Tuesday, July 12, 2016

50 Shades of Streetcar, or Thoughts on Marlon Brando in The Nightcomers

The Nightcomers (1971), an erotic psychological thriller and prequel to The Innocents (1961) elaborated on the corrupt relationship between the previous nanny and her lover and the murderous affect it had on the two orphans under her charge.  Screen Legend Marlon Brando is Peter Quint, the handsome roguish gardener while Stephanie Beacham, who you may remember from And Now the Screaming Starts (1973), and Dracula, AD 1972 as Jessica Van Helsing portrays the governess Miss Jessel.  Their illicit love affair is both witnessed and encouraged by the children, who see the two servants as their own personal entertainment or reality show, in the modern parlance that you kids enjoy so much.
The movie starts with a deceptively light-hearted soundtrack and scenic visions of the English countryside to confuse the audience and trick them into supposing this is some costumed comedy of manners complete with footmen and horse and carriages.  But the “unnatural acts” hinted at and alluded to in The Innocents (1961) are soon brought to light and take center stage in The Nightcomers (1971), and the film veers away from the supernatural and into Hitchcock territory.
The controversial themes of sexual abuse, incest, BDSM, rape and murder are made more disturbing with the inclusion of the two orphans, Flora and Miles (actor Verna Harvey as Flora was actually 19 at the time) even though they are a couple years older than the prequel.   Their mature scenes of sexual precocity are still  uncomfortable to watch and gain an extra level of creepiness from a modern perspective.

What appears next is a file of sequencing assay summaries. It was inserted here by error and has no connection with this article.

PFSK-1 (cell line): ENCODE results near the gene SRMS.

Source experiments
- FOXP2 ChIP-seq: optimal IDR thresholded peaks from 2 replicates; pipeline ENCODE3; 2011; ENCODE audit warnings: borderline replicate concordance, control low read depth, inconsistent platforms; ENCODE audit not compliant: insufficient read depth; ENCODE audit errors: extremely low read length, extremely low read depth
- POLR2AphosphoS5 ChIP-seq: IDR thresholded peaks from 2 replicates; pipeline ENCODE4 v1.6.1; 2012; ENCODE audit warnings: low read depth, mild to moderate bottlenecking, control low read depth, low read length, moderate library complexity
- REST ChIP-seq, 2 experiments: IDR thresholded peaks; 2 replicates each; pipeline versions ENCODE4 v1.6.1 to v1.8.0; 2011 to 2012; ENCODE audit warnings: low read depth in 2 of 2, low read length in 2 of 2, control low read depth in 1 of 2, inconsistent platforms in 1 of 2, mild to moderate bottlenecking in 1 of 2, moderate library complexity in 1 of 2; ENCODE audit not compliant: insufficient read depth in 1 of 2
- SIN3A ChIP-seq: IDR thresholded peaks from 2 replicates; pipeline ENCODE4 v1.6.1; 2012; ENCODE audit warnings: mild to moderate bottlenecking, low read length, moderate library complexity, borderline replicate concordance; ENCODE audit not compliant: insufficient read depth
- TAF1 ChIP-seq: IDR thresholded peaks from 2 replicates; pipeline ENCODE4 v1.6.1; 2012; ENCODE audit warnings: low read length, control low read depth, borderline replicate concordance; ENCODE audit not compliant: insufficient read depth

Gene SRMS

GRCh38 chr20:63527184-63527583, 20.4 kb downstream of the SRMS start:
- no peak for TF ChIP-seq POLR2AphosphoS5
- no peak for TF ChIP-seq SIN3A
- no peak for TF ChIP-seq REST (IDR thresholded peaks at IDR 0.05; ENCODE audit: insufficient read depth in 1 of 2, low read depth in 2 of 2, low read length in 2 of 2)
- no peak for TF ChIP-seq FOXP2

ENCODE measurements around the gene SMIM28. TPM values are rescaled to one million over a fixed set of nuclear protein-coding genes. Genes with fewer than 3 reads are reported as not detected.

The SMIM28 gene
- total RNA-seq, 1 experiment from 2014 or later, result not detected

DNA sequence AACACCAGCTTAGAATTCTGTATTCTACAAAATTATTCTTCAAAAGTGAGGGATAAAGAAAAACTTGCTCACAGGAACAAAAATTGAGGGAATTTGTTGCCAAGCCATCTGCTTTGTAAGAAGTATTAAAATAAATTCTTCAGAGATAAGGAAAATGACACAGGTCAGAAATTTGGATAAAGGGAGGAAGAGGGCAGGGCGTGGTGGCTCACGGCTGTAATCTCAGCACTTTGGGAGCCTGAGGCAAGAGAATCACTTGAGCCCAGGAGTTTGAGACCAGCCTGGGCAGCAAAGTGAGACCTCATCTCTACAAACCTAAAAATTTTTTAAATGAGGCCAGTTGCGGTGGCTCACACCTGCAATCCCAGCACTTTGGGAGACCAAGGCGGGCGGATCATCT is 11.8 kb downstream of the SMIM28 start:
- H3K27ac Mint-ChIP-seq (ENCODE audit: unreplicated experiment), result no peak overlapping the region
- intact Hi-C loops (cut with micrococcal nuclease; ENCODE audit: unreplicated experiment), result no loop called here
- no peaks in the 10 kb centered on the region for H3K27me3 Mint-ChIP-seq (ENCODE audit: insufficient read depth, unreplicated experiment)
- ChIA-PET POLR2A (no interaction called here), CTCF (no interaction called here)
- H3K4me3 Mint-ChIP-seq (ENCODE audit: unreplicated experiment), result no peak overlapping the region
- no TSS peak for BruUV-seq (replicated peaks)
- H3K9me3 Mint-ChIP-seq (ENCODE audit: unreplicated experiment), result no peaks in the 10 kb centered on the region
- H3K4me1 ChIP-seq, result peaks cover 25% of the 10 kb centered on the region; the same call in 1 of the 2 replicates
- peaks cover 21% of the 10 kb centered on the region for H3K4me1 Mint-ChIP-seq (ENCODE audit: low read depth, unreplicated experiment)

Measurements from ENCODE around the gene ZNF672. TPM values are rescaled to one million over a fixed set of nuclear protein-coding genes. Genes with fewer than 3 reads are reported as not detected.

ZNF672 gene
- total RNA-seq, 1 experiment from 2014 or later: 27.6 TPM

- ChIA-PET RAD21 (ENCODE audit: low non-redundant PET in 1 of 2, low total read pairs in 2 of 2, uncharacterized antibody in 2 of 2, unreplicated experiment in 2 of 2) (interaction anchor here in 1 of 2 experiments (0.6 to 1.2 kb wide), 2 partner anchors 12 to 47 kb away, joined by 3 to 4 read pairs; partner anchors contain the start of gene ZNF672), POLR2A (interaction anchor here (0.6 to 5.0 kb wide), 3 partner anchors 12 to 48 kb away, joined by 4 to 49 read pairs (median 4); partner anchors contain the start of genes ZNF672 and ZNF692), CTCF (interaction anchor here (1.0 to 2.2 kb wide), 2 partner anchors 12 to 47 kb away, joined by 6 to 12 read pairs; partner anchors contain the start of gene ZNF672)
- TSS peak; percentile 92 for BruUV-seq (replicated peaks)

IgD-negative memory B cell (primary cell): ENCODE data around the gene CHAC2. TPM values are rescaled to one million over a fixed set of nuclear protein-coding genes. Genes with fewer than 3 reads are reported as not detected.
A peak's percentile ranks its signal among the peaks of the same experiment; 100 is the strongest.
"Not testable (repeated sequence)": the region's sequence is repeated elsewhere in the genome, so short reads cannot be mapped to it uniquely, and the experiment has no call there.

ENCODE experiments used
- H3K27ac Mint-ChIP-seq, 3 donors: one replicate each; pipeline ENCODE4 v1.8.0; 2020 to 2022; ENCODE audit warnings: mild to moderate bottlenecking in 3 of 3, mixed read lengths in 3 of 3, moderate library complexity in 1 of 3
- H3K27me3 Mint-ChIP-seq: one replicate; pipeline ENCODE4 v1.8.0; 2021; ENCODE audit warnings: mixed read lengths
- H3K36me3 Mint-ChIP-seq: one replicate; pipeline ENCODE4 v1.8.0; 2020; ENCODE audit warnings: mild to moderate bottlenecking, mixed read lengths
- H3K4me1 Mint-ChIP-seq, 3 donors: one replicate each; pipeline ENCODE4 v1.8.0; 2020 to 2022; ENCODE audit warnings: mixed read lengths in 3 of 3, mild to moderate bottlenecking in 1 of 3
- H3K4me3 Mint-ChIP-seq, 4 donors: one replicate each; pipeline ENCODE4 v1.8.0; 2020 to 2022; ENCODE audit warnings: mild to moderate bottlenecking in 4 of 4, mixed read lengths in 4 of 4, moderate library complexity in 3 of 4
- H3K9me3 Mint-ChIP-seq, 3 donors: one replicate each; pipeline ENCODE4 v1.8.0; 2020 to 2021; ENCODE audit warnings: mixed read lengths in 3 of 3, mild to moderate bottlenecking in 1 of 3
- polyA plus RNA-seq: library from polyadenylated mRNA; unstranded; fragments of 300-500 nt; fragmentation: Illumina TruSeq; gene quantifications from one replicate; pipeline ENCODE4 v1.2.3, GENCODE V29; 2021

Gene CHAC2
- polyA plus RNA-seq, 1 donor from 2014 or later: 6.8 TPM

This is Last Tango in Paris (1972) Brando, not The Godfather (1972) Brando, his performance is athletic and devilishly charming.  His physique is thicker than say, his prime in Streetcar Named Desire (1951), but he still has an unmistakably virile presence and had yet to turn into the bloated parody of himself he portrayed in his final film The Score (2001).  His cruel, sadistic and sociopathic performance as Peter Quint is a memorable highlight, and one of the reasons why Brando remains one of the greatest actors if the 20th Century.
Director Michael Winner would go on to direct The Sentinel (1977) and the scandalous (for the ‘80’s) The Wicked Lady (1983) with Faye Dunaway.  And the Henry James novel would inspire a third adaptation in the BBC TV movie The Turn of The Screw (2009) featuring your Lord and Lady Crawley Dan Stevens and Michelle Dockery. 



my first novel? thanks for asking:) I wrote a 4 book supernatural martial arts series concerning the ongoing feud between a group of kung-fu killer witches in san francsico’s chinatown.